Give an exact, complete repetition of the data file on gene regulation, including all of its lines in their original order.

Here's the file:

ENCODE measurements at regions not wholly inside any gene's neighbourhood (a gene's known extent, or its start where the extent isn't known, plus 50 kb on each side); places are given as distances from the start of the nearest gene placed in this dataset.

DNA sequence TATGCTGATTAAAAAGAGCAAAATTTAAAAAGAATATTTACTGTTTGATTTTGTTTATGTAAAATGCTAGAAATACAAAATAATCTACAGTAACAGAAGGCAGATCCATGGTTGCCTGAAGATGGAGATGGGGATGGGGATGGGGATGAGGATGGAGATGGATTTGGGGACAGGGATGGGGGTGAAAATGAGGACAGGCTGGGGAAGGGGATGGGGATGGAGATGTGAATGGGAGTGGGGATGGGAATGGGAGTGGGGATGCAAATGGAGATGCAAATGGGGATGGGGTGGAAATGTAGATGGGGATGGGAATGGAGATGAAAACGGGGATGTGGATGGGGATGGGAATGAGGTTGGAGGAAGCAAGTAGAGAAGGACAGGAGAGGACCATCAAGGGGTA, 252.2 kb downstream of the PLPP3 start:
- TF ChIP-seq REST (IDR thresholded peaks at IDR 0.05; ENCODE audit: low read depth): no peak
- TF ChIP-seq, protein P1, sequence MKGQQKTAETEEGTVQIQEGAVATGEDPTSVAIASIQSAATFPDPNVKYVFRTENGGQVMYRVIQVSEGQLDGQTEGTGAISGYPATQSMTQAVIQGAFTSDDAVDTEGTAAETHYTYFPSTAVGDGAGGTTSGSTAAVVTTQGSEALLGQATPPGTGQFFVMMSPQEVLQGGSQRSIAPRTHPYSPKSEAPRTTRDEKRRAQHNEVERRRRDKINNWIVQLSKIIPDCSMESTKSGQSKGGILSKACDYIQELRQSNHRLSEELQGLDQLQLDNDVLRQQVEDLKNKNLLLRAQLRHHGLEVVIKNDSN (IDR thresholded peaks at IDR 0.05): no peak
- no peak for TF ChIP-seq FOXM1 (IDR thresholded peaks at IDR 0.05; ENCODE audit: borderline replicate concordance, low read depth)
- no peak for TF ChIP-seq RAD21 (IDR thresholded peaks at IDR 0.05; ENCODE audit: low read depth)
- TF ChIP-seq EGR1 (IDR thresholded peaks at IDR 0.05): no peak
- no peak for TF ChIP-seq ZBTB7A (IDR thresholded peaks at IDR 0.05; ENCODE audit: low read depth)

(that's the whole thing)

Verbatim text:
ENCODE measurements at regions not wholly inside any gene's neighbourhood (a gene's known extent, or its start where the extent isn't known, plus 50 kb on each side); places are given as distances from the start of the nearest gene placed in this dataset.

DNA sequence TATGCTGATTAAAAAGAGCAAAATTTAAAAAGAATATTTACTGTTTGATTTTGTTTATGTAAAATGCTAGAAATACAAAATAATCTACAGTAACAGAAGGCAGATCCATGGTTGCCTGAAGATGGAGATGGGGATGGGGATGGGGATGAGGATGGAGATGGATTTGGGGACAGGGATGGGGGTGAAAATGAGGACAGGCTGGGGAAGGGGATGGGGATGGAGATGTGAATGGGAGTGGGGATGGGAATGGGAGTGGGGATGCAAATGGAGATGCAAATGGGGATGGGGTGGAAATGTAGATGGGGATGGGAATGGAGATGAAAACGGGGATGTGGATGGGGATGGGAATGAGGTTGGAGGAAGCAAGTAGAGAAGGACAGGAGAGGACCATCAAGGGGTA, 252.2 kb downstream of the PLPP3 start:
- TF ChIP-seq REST (IDR thresholded peaks at IDR 0.05; ENCODE audit: low read depth): no peak
- TF ChIP-seq, protein P1, sequence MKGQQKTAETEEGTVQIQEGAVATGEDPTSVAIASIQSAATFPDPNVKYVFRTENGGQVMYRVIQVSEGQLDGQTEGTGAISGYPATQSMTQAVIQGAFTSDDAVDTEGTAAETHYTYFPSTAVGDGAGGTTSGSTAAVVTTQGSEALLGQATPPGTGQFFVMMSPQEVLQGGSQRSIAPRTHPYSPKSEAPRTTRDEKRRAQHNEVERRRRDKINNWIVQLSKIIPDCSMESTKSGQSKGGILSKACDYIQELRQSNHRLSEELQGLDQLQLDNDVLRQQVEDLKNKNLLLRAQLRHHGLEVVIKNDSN (IDR thresholded peaks at IDR 0.05): no peak
- no peak for TF ChIP-seq FOXM1 (IDR thresholded peaks at IDR 0.05; ENCODE audit: borderline replicate concordance, low read depth)
- no peak for TF ChIP-seq RAD21 (IDR thresholded peaks at IDR 0.05; ENCODE audit: low read depth)
- TF ChIP-seq EGR1 (IDR thresholded peaks at IDR 0.05): no peak
- no peak for TF ChIP-seq ZBTB7A (IDR thresholded peaks at IDR 0.05; ENCODE audit: low read depth)